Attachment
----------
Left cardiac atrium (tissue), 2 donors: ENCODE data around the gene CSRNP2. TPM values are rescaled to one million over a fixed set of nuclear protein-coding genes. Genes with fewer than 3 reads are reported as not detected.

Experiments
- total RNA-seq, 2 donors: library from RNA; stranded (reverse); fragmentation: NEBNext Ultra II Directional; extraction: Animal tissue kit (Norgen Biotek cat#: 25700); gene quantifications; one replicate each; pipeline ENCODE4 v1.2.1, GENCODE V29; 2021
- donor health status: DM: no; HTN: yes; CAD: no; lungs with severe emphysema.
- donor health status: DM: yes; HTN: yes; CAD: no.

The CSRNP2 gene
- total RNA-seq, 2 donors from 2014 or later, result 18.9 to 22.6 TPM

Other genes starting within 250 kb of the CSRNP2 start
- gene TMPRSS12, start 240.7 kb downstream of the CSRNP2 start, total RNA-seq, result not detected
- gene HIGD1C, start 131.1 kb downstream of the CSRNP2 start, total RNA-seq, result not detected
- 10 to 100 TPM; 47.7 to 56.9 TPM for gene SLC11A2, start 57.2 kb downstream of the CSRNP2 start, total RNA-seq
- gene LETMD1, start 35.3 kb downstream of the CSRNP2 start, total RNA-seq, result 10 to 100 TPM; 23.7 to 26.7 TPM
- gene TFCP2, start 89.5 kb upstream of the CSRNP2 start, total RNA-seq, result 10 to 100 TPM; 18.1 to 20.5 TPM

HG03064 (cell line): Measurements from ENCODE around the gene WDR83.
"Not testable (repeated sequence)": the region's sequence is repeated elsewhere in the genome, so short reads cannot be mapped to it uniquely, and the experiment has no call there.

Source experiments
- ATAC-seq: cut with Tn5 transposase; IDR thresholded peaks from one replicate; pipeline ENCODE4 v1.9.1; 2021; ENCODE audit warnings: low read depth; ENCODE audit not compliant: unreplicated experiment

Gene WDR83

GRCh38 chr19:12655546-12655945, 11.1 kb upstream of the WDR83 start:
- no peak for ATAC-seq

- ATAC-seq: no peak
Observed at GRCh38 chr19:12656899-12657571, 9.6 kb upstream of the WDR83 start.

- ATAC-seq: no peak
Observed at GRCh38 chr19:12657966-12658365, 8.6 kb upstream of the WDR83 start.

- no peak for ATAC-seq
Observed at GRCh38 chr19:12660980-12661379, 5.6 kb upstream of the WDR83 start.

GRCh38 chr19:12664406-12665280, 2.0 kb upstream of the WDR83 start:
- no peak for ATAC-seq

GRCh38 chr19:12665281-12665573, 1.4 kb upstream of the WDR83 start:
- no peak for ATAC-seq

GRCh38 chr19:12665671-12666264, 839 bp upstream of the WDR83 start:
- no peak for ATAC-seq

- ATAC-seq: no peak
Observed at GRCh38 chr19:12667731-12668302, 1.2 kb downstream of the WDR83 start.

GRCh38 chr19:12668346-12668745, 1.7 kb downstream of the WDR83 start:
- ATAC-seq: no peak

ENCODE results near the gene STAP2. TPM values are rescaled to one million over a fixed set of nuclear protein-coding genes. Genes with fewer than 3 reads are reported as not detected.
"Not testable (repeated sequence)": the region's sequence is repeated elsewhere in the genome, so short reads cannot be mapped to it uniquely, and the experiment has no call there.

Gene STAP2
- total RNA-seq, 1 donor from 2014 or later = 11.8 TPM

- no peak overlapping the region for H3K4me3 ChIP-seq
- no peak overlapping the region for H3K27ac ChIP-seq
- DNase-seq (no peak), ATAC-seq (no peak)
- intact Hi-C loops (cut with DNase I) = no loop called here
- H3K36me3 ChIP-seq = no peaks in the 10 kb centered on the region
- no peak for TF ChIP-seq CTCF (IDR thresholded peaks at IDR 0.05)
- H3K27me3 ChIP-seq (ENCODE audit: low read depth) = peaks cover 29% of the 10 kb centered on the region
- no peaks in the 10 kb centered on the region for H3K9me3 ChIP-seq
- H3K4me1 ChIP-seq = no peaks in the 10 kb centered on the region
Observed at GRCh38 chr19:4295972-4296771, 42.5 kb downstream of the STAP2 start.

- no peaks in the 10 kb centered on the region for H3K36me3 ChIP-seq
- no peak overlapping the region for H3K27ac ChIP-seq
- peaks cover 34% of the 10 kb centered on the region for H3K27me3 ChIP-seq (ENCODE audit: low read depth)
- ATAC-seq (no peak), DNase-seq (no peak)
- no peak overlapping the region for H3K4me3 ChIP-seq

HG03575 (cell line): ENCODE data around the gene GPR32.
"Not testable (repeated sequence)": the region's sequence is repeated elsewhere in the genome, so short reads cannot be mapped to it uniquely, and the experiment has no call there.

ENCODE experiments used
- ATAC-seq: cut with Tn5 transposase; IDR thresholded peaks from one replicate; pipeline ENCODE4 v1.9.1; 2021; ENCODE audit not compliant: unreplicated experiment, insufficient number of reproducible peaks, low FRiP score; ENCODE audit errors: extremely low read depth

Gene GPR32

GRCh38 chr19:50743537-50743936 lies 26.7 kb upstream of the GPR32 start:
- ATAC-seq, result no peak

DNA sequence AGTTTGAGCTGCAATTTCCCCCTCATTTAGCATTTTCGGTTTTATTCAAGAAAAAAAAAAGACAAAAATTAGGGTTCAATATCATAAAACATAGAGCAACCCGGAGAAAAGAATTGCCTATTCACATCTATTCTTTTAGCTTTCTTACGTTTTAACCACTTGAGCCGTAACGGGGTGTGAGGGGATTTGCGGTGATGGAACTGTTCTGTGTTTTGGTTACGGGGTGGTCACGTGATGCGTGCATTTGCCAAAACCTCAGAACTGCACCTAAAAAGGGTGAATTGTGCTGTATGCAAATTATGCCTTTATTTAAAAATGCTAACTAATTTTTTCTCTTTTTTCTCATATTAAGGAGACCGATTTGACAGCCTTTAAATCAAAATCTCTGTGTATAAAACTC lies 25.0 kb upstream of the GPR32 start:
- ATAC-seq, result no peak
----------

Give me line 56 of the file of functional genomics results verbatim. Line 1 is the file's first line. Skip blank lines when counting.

HG03575 (cell line): ENCODE data around the gene GPR32.